Phil Mickelson Hits Another Impressive Shot Out of the Rough
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Courts in the U.S. and around the world have been working overtime to keep pace with a growing number of novel legal disputes created by the Internet. Unfortunately, people and businesses continue to fall prey to electronic mischief – including cybersquatting and online defamation – because few of us have the time and/or resources to go after the architects of mayhem on the World Wide Web.
Pro golfer Phil Mickelson does have the resources, however, and he recently did everyone a favor by using a portion of his considerable fortune to take a hardline stance against tawdry, anonymous online allegations against him. In November, one or more people began using the pseudonyms “Fogroller” and “Longitude” on the Yahoo! Sports website to assert that Mickelson had fathered an illegitimate child and that his wife had an affair.
The pro golfer responded by filing a complaint against a Canadian Internet service provider, which has agreed to reveal the anonymous commenter’s identity, according to media reports. The broader implications of Mickelson’s action are unclear, but as his attorney told reporters: “If we can stop one person, then it’s one less person who can get away with this.”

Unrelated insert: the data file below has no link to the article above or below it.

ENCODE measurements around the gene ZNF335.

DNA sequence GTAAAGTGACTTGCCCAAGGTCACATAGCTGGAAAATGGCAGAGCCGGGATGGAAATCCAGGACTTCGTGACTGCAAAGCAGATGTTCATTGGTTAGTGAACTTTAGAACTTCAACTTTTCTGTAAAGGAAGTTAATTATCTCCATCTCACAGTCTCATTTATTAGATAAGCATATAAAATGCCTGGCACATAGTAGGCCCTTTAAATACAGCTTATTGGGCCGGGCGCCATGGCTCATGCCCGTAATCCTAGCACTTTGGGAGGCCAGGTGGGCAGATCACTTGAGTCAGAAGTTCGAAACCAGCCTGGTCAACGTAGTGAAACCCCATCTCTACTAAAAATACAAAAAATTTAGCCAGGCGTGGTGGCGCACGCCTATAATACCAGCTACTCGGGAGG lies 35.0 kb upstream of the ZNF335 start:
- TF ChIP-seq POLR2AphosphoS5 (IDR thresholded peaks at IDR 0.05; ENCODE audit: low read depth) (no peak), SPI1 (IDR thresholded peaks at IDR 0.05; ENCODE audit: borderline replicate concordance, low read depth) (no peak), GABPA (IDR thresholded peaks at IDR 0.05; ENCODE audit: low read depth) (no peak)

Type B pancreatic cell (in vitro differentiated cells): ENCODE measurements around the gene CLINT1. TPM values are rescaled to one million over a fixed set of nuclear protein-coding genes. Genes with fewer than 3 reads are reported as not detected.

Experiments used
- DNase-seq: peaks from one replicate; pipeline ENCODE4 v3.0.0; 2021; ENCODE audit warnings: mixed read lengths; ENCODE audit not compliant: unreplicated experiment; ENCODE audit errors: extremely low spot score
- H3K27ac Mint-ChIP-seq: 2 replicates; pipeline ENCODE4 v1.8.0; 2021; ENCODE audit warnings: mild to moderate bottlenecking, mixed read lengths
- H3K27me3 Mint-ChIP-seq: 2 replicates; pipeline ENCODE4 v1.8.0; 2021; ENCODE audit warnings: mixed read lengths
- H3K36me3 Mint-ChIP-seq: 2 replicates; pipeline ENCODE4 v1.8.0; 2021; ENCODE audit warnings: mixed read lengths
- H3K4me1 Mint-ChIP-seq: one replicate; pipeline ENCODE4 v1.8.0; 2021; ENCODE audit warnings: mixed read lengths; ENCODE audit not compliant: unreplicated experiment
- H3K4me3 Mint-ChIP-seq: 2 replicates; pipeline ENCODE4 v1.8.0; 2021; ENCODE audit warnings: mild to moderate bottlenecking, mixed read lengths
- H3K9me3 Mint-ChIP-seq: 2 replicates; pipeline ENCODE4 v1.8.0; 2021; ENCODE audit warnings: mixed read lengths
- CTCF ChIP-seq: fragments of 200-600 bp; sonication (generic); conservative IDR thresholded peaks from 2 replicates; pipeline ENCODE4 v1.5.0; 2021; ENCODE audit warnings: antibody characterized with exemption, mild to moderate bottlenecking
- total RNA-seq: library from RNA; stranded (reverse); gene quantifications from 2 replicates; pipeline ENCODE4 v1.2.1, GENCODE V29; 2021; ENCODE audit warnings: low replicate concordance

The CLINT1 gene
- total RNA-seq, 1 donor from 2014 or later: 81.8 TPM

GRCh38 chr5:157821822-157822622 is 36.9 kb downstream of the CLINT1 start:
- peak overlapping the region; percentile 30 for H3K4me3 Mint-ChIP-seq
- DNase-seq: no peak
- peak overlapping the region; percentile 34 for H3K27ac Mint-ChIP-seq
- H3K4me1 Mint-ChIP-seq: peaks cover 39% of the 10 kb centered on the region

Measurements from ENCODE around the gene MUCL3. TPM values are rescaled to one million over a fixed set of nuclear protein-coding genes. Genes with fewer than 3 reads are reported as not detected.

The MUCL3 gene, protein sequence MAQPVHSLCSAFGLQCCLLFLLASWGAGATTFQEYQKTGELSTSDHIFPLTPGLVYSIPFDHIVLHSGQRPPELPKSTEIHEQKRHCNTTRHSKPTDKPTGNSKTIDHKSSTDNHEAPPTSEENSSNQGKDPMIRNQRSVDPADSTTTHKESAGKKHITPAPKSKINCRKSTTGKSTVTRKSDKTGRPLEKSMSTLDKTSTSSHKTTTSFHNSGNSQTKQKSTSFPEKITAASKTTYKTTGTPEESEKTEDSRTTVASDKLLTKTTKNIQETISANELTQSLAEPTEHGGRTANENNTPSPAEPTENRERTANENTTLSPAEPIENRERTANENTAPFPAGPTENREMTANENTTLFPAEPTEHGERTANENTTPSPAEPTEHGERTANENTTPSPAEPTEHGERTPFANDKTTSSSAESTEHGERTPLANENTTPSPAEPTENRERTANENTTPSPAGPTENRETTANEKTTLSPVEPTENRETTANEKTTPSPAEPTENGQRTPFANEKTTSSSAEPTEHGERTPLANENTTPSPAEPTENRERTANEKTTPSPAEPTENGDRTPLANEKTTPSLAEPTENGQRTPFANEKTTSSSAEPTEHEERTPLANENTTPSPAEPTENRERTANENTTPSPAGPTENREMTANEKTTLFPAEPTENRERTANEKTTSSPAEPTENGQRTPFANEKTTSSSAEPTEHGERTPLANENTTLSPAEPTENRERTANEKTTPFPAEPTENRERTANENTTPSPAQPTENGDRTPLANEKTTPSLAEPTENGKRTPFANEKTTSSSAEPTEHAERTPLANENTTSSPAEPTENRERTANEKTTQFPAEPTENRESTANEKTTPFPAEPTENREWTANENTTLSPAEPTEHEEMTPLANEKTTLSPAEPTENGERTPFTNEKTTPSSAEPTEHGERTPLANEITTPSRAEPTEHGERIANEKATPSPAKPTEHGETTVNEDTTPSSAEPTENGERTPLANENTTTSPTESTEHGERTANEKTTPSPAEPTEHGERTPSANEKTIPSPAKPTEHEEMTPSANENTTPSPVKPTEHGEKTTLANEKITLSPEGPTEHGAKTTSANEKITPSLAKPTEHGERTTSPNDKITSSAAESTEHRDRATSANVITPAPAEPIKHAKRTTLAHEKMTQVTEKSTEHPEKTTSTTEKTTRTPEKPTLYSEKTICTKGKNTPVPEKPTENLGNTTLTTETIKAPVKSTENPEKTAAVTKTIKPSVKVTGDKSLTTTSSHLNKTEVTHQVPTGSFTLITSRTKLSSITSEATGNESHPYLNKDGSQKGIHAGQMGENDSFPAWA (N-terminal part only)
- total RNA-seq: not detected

Mickelson’s legal battle is just the latest example of a well-heeled sports star relying on the courts to help create new parameters for online conduct. Former Dallas resident and current professional basketball standout Chris Bosh famously won a 2009 federal court claim over the rights to the online domain bearing his name. A California judge awarded Bosh his domain and 800 additional domains that used the names of other pro sports stars. In turn, Bosh returned them to their rightful owners for free.
Sports heroes are sometimes criticized for making vast fortunes for merely playing a game, but the actions of both Mickelson and Bosh – and the persistence and creativity of their lawyers – may well end up making the Internet a better place for everyone.
Posted: 2/23/2012 6:07:23 AM by
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Thanks for stopping by On the Merits, the first blog from the Texas Center for Legal Ethics. On the Merits will take a close look at significant legal stories with an eye toward addressing the legal myths and misconceptions that turn up in news stories, movies, TV programs, websites, anonymous emails and other forms of mass communications. Our goal at On the Merits is to provide readers with a thoughtful examination of what the media and others are saying about the legal profession and to apply the frequently-absent context of how the legal system actually works.
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